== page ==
Benefits of hot-swappable I2C
Today’s sensitive, high-speed serial communication devices are not all designed to support hot-swap capabilities. In isolated I2C buses where hot swap is necessary, you can typically implement the capability with a staggered-pin design at the point of connection, which ensures the reliable connection of ground and local power supplies before making signal connections. Figure 1 is an example of a staggered connector.
Figure 1 The above example shows a staggered connector used in hot-swap applications. Source:
Some I2C devices are compatible with “power-on hot swap” using staggered connectors or hot-swap controllers, which means that I2C nodes using these devices might preserve communication on the bus only if the device’s bus-side power supply (VCC) level is always above or equal to the bus voltage levels during connection.
When you connect partially hot-swappable devices to a loaded, idle bus, you can unintentionally reduce the bus voltage levels by more than 60%. The magnitude of this reduction in bus voltage varies for each system based on external factors such as the bus’s R and C values. In different systems, this dip could be low enough to cross several I2C devices’ low-level input voltage (VIL) thresholds, potentially causing false low readings by devices being connected to the bus. This dip is less significant for hot-swappable devices that include pin pre-charging, as shown in Figure 2 and Figure 3.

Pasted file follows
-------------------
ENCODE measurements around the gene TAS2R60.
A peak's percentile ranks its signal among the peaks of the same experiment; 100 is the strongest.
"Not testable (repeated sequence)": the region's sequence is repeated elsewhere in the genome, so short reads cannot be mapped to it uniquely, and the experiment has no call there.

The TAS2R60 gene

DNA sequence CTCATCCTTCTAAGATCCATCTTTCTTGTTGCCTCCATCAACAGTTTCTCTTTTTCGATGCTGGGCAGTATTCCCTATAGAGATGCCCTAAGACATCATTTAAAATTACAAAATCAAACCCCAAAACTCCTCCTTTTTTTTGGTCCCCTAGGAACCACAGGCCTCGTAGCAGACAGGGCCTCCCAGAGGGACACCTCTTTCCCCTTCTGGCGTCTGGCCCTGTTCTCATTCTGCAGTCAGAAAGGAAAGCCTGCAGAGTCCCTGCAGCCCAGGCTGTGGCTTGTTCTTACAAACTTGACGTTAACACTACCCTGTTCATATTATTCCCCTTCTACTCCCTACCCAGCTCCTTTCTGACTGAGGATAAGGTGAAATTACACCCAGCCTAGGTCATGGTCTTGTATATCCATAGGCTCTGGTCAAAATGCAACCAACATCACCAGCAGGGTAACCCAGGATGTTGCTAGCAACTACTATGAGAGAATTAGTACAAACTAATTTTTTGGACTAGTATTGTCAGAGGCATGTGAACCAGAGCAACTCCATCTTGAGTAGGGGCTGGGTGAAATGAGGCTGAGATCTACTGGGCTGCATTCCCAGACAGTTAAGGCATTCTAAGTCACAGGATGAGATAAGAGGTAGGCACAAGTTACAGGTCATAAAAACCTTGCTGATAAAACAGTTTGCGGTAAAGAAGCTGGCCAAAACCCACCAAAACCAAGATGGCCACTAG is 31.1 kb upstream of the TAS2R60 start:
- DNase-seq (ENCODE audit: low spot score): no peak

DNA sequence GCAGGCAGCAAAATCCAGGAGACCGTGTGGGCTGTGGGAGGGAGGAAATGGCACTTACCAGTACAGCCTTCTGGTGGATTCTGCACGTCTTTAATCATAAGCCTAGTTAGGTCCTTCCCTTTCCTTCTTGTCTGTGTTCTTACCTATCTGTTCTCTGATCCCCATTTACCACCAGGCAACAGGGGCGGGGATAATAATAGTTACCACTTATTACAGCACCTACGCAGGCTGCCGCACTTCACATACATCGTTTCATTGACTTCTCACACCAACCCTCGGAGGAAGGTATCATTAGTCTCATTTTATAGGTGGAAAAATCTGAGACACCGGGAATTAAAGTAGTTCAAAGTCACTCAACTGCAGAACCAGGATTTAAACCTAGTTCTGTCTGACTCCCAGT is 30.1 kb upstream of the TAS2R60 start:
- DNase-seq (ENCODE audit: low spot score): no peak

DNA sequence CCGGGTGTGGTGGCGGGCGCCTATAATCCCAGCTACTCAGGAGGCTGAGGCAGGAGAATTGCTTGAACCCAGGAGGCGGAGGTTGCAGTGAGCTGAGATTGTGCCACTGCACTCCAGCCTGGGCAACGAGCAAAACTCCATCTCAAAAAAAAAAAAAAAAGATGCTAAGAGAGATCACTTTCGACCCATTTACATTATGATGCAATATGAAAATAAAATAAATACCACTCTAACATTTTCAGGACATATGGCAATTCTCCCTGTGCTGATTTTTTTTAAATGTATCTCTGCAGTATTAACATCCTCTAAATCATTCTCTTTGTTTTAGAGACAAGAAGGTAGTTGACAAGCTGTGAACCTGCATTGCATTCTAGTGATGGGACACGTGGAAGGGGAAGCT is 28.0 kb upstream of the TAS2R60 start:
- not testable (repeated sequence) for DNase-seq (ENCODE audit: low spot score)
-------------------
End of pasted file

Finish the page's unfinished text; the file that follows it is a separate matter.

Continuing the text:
Figure 2 Non-hot-swappable I2C device without pin pre-charge is loading the 3.3-V bus down to 1.2 V during plug-in. Source: Texas Instruments
Figure 3 Hot-swap device with pin pre-charge reduces bus loading to 2.3 V during a hot swap plug-in. Source: Texas Instruments
Along with cases when you connect unpowered power-on hot swap devices to I2C buses, communication errors can also occur unexpectedly when using regular, non-hot-swappable devices as a result of transients coupling to unintended sections of an I2C device’s internal circuitry during low to high transitions on an I2C bus if signal rise times are fast enough.
Benefits of isolated I2C